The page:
Let’s get going. We back out of the garage; it’s raining. Is that Joe back there walking the dog? Wide-view mirrors, camera systems and radar or ultrasonic sensors — once improved to limit distortion and bypass bad weather — promise to alert us to objects near the rear bumper, helping prevent the kind of backover crash thought to take more than 200 lives and cause more than 14,000 injuries each year (mostly to children and older adults). Currently, these tools seem to curb collisions with cars better than with people, so it’s still up to us to walk around the car first, train kids in driveway safety, go slow and be extra vigilant.

As we turn into the street, daytime running lights make our car easier to see, significantly curbing daytime head-on and front-corner collisions.

Dang, but the road is slippery. The rain is picking up and the wet leaves of autumn don’t help. Thankfully, the tires are properly inflated, thanks to a tire-pressure monitoring system (required by federal law in all new models since September 2007) that warns of severely under-inflated tires.

Onto the highway we go. Shift into high gear. That SUV in the next lane is weaving in and out of traffic. That could be dangerous, but this SUV has electronic stability control (ESC), a proven effective vehicle control system. ESC’s sensors and microcomputer monitor how the car responds to steering, selectively braking and modulating engine power. ESC helps prevent sideways skidding and the loss of control that can lead to rollovers, especially during emergency maneuvers when drivers can’t help but spin out.

ESC can also cut the risk of fatal one-vehicle crashes in half, and cut one fifth off the risk for a fatal multiple-vehicle crash for cars and SUVs, according to the Insurance Institute for Highway Safety. Federal law will require ESC in all cars, SUVs, pickups and minivans by the 2012 model year, but it’s already in many used and new vehicles on the market.

“ESC saves a lot of people who don’t even realize they’ve been saved,” says David Zuby, chief research officer for the Insurance Institute for Highway Safety.

Back to the road. Why is traffic slowing? We could check local traffic radio or satellite, but hey — this baby came with a first-gen DSRC receiver. DSRC, or Dedicated Short Range Communications, is used by first-responders for radio communication. The DSRC frequency band holds up in bad weather and supports messaging from traffic controllers to cars, or even cars to other cars. The news: Jackknifed tractor-trailer two miles ahead. Best to get off at the next exit.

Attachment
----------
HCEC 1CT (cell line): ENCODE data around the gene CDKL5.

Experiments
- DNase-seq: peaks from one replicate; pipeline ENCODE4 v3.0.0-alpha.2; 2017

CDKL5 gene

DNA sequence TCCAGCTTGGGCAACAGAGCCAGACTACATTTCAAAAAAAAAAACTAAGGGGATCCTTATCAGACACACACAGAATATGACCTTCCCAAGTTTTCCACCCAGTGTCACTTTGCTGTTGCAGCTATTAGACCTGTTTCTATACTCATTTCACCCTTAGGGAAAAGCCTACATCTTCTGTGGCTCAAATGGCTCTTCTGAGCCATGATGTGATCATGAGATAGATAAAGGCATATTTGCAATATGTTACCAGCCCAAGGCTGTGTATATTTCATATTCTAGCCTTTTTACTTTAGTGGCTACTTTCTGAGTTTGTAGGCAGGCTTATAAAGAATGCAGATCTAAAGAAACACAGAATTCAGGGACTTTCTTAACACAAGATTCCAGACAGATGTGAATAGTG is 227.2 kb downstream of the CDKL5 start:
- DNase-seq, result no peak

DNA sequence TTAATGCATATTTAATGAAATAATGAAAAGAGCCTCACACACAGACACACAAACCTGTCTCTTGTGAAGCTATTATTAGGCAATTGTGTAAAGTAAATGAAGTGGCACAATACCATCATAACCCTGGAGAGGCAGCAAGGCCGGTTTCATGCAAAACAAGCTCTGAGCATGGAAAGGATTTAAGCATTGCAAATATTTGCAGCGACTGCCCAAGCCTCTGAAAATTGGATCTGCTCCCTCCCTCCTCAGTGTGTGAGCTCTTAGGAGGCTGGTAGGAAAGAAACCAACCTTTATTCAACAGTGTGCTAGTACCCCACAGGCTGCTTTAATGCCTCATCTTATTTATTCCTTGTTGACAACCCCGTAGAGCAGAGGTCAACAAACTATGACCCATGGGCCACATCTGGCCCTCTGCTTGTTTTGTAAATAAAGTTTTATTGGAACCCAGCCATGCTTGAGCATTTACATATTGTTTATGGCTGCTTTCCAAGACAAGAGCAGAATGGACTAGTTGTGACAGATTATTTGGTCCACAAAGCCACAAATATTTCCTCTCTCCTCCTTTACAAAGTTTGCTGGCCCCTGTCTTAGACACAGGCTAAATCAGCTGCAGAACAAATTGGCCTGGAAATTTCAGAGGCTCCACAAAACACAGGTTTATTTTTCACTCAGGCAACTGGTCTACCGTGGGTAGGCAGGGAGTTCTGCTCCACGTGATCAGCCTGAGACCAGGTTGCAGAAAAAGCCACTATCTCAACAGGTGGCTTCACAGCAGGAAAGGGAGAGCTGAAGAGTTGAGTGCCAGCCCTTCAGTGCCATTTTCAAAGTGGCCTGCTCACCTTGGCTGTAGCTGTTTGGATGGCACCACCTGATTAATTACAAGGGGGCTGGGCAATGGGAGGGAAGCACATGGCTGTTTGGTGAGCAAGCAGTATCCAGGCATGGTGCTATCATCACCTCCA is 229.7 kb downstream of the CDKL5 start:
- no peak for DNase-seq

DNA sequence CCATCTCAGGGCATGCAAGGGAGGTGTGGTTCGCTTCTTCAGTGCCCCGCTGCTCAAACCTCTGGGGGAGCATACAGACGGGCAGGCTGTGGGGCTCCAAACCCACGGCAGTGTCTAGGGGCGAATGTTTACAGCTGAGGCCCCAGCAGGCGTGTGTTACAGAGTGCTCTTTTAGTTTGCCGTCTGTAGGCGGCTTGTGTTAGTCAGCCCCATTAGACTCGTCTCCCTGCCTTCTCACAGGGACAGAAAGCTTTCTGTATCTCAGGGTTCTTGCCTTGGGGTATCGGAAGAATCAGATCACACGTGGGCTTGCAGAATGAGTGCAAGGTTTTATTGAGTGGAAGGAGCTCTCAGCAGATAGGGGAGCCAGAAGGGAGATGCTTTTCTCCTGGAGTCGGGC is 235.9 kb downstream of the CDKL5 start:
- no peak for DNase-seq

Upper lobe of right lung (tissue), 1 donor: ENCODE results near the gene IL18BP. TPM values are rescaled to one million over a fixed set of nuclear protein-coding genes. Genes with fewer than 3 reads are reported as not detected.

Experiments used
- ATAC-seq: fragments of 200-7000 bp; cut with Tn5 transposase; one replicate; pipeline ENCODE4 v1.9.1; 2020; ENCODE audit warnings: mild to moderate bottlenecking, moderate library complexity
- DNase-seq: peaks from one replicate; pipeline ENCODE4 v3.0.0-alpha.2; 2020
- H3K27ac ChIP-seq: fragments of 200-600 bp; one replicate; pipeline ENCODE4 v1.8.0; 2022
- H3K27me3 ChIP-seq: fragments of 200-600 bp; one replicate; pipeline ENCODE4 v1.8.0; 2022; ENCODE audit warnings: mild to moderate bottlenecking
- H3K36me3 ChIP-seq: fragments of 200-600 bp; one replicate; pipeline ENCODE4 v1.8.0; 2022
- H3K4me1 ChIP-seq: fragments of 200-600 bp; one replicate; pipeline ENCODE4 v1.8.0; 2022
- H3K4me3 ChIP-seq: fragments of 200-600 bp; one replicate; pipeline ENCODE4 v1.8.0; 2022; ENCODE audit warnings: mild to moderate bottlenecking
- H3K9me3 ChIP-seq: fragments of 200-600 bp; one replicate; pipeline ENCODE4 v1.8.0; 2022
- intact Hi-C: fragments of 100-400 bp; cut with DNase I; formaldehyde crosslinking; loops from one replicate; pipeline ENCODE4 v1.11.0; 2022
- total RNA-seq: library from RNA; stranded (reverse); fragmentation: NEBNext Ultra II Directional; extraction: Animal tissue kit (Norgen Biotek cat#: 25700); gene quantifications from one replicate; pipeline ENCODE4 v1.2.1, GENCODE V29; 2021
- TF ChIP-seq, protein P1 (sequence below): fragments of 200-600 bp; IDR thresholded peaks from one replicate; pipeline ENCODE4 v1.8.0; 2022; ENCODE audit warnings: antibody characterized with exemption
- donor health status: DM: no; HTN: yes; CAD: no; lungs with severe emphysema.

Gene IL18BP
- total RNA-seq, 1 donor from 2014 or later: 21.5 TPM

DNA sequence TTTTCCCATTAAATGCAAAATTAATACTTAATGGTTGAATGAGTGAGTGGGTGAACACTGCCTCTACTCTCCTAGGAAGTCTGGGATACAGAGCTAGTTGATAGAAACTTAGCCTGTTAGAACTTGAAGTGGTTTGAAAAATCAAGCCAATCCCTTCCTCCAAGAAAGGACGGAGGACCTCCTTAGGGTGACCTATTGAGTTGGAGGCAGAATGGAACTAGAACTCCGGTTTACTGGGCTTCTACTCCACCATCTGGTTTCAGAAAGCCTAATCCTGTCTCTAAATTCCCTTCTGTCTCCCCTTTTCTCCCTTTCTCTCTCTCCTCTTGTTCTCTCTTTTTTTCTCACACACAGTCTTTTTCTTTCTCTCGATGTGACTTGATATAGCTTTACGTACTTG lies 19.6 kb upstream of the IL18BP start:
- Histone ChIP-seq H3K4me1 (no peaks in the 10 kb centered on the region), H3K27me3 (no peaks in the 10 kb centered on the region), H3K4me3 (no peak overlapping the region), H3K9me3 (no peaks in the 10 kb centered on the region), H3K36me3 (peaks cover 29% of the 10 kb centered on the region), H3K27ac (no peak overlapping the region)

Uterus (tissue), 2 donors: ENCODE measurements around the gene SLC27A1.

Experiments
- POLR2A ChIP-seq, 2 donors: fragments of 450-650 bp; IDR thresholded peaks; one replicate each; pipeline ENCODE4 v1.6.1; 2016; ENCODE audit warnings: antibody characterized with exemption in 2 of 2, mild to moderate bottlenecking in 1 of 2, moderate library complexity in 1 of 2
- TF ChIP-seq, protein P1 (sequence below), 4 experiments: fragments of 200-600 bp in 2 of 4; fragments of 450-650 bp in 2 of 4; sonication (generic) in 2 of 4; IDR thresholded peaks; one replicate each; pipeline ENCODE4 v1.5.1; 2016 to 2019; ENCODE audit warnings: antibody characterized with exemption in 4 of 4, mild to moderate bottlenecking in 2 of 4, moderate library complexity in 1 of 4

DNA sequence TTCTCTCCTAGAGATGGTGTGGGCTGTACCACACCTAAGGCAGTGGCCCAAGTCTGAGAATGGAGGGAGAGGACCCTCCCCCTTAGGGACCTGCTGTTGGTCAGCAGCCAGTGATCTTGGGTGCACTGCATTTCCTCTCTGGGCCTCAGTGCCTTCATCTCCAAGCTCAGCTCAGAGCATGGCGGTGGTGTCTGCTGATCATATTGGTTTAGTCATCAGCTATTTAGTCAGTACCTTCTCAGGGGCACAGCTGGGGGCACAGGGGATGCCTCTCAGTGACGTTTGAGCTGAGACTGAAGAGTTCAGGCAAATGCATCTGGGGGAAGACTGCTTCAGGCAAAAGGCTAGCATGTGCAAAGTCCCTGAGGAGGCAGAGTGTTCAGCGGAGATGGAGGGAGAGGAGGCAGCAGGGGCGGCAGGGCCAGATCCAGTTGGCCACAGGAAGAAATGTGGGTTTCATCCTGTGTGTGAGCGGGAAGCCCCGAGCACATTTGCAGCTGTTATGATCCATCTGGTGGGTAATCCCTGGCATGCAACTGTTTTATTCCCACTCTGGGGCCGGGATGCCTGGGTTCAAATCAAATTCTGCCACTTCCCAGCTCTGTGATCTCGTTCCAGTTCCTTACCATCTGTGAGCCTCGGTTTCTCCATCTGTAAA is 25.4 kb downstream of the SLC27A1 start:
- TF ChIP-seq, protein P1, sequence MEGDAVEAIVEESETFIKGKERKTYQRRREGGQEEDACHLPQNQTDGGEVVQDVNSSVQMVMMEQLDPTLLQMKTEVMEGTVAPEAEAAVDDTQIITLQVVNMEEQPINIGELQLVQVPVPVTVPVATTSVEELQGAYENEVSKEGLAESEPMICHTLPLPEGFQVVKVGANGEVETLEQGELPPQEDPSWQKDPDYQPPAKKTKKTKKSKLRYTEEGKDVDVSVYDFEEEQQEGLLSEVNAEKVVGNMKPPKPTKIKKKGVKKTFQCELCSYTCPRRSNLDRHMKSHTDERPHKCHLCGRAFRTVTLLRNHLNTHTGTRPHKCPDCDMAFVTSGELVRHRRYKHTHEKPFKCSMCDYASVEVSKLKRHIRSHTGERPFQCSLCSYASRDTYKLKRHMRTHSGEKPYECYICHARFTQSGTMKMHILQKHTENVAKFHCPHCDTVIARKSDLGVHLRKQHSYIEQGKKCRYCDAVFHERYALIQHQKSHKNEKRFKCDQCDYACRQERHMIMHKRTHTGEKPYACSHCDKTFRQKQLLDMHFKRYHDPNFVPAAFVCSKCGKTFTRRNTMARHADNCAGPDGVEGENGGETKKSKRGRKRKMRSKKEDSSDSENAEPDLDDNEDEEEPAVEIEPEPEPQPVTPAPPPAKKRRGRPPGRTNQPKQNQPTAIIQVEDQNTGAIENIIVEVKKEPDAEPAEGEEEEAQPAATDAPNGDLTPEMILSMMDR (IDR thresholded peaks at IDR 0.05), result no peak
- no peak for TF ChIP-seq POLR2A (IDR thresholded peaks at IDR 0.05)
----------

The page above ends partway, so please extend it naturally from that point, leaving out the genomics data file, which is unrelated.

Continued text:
But, yikes! Listen to those squealing brakes. The guy in the next lane’s skidding. Sheesh — he hit the car in front, we have to stop. Look at the front airbags—they worked. Almost instantly, these rapid-fill cushions kept all those heads from smashing into windshields, and reduced whiplash forces on their heads and necks. In a side collision, side airbags — soon to be required — would inflate, too.

The National Highway Transportation Safety Administration estimates that, as of Jan. 1, 2009, more than 28,000 people were still alive after a crash because of frontal airbags — most of them drivers.

Dave Freeman, ERIE’s vice president for Personal Lines Underwriting, says. “It’s hard to make a completely risk-free airbag given the need for rapid inflation, but engineers have been reworking them to find the right balance, and shorter drivers are warned to sit at least 10 inches from the steering wheel.” Freeman notes that engineers’ attention to crumple zones and crash zones also makes the passenger compartment much safer.”

Out in the rain, everyone seems okay. Just need, as witnesses, to wait for the cops. Maybe this accident could have been prevented by a forward collision warning/mitigation system. Predicted to be as helpful as ESC, forward collision warning systems are already in some high-end cars and expect to help prevent the most common type of crash.

Cops come and go. Back in the car, wet and chilled through. Slowly cut over two lanes to catch the exit. Bing! Bing! Car nearly drifted onto the shoulder. Bing! Steer back in to the lane. Thank you, lane departure warning/prevention system. You may have saved a life.

Lane departures cause the most fatal crashes. “These often involve people running off the road due to fatigue, bad weather, distraction, inattention,” says Zuby. “Drivers go off the pavement and then over-correct; the vehicle shoots across the lane, and if they don’t recover, they crash into a roadside object or another vehicle.”

As for us, it’s time to get the groceries, end this bad trip and head home by local roads. The worst is over…or is it? As we head toward a traffic light, the car in front stops short. Hit the brakes…but there’s less grab on a slick road. Emergency brake assist kicks in, compensating for the fact that “a lot of people don’t brake hard enough,” according to Zuby. When you hit the brake fast, sensors in the pedal boost the stopping force.

Finally, there’s our street; we make that old familiar turn into the driveway. It’s been a trip to remember, but—thanks to the seat belt, airbag, running lights, warnings systems, brake augmentation, and all-important driver awareness — we’re home safe. Now it’s time for just one more bit of technology, but it requires some effort on your part: pressing the garage-door remote.

CONTACT: The Perzel Agency, 800-440-3480, http://www.PerzelAgency.com/

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Posts In March

Deter Distraction

Pros and Cons of New vs Used Cars

Beyond The Belt